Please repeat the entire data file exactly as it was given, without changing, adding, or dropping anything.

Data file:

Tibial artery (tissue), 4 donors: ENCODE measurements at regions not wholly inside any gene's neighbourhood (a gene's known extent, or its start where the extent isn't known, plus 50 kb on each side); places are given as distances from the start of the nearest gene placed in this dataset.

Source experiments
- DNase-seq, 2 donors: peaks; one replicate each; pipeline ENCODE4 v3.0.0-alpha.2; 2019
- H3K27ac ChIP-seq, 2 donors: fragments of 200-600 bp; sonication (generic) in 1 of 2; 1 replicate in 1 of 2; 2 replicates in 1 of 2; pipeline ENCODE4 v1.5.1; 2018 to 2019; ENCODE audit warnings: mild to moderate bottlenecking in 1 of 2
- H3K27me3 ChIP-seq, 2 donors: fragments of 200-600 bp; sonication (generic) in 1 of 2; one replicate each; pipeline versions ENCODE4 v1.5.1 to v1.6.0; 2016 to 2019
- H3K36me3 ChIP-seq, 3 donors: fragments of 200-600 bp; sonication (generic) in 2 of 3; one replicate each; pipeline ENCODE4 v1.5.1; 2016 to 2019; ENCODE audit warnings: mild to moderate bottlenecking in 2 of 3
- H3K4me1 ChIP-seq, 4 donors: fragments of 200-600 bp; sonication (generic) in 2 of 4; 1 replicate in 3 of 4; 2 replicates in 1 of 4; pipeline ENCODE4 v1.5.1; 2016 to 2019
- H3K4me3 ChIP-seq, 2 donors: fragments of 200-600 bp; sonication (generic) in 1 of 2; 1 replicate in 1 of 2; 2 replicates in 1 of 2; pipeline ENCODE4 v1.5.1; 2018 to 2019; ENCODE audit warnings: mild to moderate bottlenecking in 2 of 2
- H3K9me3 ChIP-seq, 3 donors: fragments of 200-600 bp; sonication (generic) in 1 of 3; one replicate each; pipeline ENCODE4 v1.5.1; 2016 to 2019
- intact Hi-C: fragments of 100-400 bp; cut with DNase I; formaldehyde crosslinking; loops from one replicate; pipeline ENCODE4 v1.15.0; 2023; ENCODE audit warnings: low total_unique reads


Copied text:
Tibial artery (tissue), 4 donors: ENCODE measurements at regions not wholly inside any gene's neighbourhood (a gene's known extent, or its start where the extent isn't known, plus 50 kb on each side); places are given as distances from the start of the nearest gene placed in this dataset.

Source experiments
- DNase-seq, 2 donors: peaks; one replicate each; pipeline ENCODE4 v3.0.0-alpha.2; 2019
- H3K27ac ChIP-seq, 2 donors: fragments of 200-600 bp; sonication (generic) in 1 of 2; 1 replicate in 1 of 2; 2 replicates in 1 of 2; pipeline ENCODE4 v1.5.1; 2018 to 2019; ENCODE audit warnings: mild to moderate bottlenecking in 1 of 2
- H3K27me3 ChIP-seq, 2 donors: fragments of 200-600 bp; sonication (generic) in 1 of 2; one replicate each; pipeline versions ENCODE4 v1.5.1 to v1.6.0; 2016 to 2019
- H3K36me3 ChIP-seq, 3 donors: fragments of 200-600 bp; sonication (generic) in 2 of 3; one replicate each; pipeline ENCODE4 v1.5.1; 2016 to 2019; ENCODE audit warnings: mild to moderate bottlenecking in 2 of 3
- H3K4me1 ChIP-seq, 4 donors: fragments of 200-600 bp; sonication (generic) in 2 of 4; 1 replicate in 3 of 4; 2 replicates in 1 of 4; pipeline ENCODE4 v1.5.1; 2016 to 2019
- H3K4me3 ChIP-seq, 2 donors: fragments of 200-600 bp; sonication (generic) in 1 of 2; 1 replicate in 1 of 2; 2 replicates in 1 of 2; pipeline ENCODE4 v1.5.1; 2018 to 2019; ENCODE audit warnings: mild to moderate bottlenecking in 2 of 2
- H3K9me3 ChIP-seq, 3 donors: fragments of 200-600 bp; sonication (generic) in 1 of 3; one replicate each; pipeline ENCODE4 v1.5.1; 2016 to 2019
- intact Hi-C: fragments of 100-400 bp; cut with DNase I; formaldehyde crosslinking; loops from one replicate; pipeline ENCODE4 v1.15.0; 2023; ENCODE audit warnings: low total_unique reads